Big Data

How to cope with the big data variety problem

Dealing with the variety of data and data sources is becoming a greater concern for enterprises. Here are ways to attack the data variety issue.

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In addition to volume and velocity, variety is fast becoming a third big data "V-factor." The problem is especially prevalent in large enterprises, which have many systems of record and also an abundance of data under management that is structured and unstructured. These enterprises often have multiple purchasing, manufacturing, sales, finance, and other departmental functions in separate subsidiaries and branch facilities, and they end up with "siloed" systems because of the functional duplicity.

Consequently, what enterprises are finding as they work on their big data and analytics initiatives is that there is a need to harness the variety of these data and system sources to maximize the return from their analytics and also to leverage the benefits of what they learn across as many areas of the enterprise as they can.

Decentralized purchasing functions with their own separate purchasing systems and data repositories are a great example.

"When procurement is decentralized, as it often is in very large enterprises, there is a risk that these different purchasing organizations are not getting all of the leverage that they could when they contract for services," said Andy Palmer, CEO of Tamr, which uses machine learning and advanced algorithms to "curate" data across multiple sources by indexing and unifying the data into a single view. "Theoretically, purchasing agents should be able to benefit from economies of scale when they buy, but they have no way to look at all of the purchasing systems throughout the enterprise to determine what the best price is for the commodity they are buying that someone in the enterprise has been able to obtain."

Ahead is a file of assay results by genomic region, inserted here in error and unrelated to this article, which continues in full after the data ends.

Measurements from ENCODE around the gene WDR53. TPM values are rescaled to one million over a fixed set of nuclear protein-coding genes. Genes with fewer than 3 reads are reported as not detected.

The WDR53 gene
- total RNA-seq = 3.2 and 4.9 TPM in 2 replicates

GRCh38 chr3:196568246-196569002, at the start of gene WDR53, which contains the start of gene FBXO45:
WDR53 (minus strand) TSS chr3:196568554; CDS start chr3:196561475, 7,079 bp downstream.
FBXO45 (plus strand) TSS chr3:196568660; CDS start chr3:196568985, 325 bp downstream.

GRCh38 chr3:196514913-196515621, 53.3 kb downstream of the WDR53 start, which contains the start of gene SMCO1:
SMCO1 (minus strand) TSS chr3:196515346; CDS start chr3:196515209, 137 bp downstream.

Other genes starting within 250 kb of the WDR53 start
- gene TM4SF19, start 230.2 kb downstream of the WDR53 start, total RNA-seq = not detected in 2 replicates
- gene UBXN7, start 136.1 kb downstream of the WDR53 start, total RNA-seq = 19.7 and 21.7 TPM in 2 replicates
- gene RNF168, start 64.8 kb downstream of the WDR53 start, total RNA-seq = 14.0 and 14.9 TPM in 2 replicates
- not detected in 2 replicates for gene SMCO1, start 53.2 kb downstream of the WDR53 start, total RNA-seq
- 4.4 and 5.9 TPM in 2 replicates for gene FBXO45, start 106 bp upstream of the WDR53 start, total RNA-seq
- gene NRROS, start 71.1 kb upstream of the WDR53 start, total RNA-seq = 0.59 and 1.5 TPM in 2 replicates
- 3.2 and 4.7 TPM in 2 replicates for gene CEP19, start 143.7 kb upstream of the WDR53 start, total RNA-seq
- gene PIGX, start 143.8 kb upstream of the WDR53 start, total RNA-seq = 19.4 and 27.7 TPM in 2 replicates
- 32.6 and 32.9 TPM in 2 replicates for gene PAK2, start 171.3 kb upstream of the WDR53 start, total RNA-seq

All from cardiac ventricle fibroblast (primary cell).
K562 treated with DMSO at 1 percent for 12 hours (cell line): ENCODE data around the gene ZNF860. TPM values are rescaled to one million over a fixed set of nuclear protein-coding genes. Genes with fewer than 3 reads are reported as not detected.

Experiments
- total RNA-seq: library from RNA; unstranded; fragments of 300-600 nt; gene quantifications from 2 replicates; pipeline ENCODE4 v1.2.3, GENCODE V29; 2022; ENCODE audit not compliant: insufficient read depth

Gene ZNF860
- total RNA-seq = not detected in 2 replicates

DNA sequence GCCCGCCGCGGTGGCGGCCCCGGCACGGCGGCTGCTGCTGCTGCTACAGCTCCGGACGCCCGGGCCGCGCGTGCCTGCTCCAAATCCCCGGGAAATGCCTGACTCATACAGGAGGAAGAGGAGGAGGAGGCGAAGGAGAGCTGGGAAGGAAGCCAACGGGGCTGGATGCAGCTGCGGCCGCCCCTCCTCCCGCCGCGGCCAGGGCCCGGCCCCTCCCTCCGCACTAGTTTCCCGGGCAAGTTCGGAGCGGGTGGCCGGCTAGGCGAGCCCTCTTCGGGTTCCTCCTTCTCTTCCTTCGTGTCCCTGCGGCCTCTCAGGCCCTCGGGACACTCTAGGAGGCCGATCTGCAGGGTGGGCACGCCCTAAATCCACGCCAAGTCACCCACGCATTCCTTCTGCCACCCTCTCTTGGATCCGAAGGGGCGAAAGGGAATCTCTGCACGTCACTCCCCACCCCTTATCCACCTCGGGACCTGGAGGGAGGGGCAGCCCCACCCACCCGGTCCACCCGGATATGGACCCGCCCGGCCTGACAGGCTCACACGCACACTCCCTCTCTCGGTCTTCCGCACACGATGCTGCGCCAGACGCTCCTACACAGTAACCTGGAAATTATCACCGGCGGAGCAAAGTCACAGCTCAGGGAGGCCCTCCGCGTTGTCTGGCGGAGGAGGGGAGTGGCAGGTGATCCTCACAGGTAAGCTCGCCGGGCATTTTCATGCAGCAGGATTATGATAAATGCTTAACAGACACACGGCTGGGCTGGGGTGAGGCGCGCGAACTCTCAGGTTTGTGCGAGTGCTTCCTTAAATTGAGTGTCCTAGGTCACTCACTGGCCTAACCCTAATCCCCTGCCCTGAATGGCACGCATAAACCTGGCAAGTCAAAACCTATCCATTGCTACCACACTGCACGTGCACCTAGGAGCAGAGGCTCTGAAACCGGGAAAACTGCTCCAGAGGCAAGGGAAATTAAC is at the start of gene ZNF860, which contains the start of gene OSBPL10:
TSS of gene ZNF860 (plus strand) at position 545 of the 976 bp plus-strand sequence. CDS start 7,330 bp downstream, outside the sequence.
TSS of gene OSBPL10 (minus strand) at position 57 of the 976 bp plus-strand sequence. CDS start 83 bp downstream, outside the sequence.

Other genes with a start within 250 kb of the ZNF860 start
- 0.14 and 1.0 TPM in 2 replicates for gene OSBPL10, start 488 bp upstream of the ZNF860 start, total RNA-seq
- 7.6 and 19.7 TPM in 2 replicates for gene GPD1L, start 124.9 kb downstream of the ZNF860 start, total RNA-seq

Palmer says Tamr provides a solution in this area by offering a "best price" on premise website solution that purchasing agents from different corporate divisions can reference. The service uses Tamr's machine learning and algorithms to analyze different purchasing data categories across disparate purchasing systems in order to come up with best prices, which purchasing agents throughout the enterprise can then access. "We use an API (application programming interface) so the service can be instrumented into different procurement applications," said Palmer. "The results for some of our customers have been annual procurement savings in the tens of millions of dollars, since they now can get the 'best price' for goods and services when they negotiate."

Purchasing is just one use case that points to the need large enterprises have in using their systems of record to drive the big data analytics they perform. "These enterprises started off by putting their big data into 'data lake' repositories, and then they ran analytics," said Palmer. Later, enterprises added query languages like Hive and Pig to help them sort through their big data. However, what they eventually discovered was that they needed to provide the right business context in order to ask the right analytical questions that would benefit the business. They could only do this by using their systems of record, and the organization of data inherent in those systems, as drivers for their big data analytics.

Palmer says that data "curation" is one way to attack the variety issue that comes with having to navigate through not only multiple systems of record systems but multiple big data sources. The combination of machine learning and advanced algorithms that seek "high confidence levels" and data quality in the task of cross-referencing and connecting data from a variety of sources into a condensed single source is one way to do this. "The end result is not a system of record, but a system of reference that can cope with the variety of data that is coming in to large organizations," said Palmer.

Finding ways to achieve high data quality and confidence for the business by harnessing data variety is not the only thing enterprises need in their big data preparation; there are also steps like ETL (extract, transform, load) and MDM (master data management) that are part of the data prep continuum. Nevertheless, dealing with the variety of data and data sources is becoming a greater concern.

"We have seen a large growth in these projects over the past three to six months," noted Palmer. "Organizations want to take their structured data from a variety of systems of record, unify it, and then use it to drive business context into their unstructured and semi-structured big data analytics."

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About Mary Shacklett

Mary E. Shacklett is president of Transworld Data, a technology research and market development firm. Prior to founding the company, Mary was Senior Vice President of Marketing and Technology at TCCU, Inc., a financial services firm; Vice President o...

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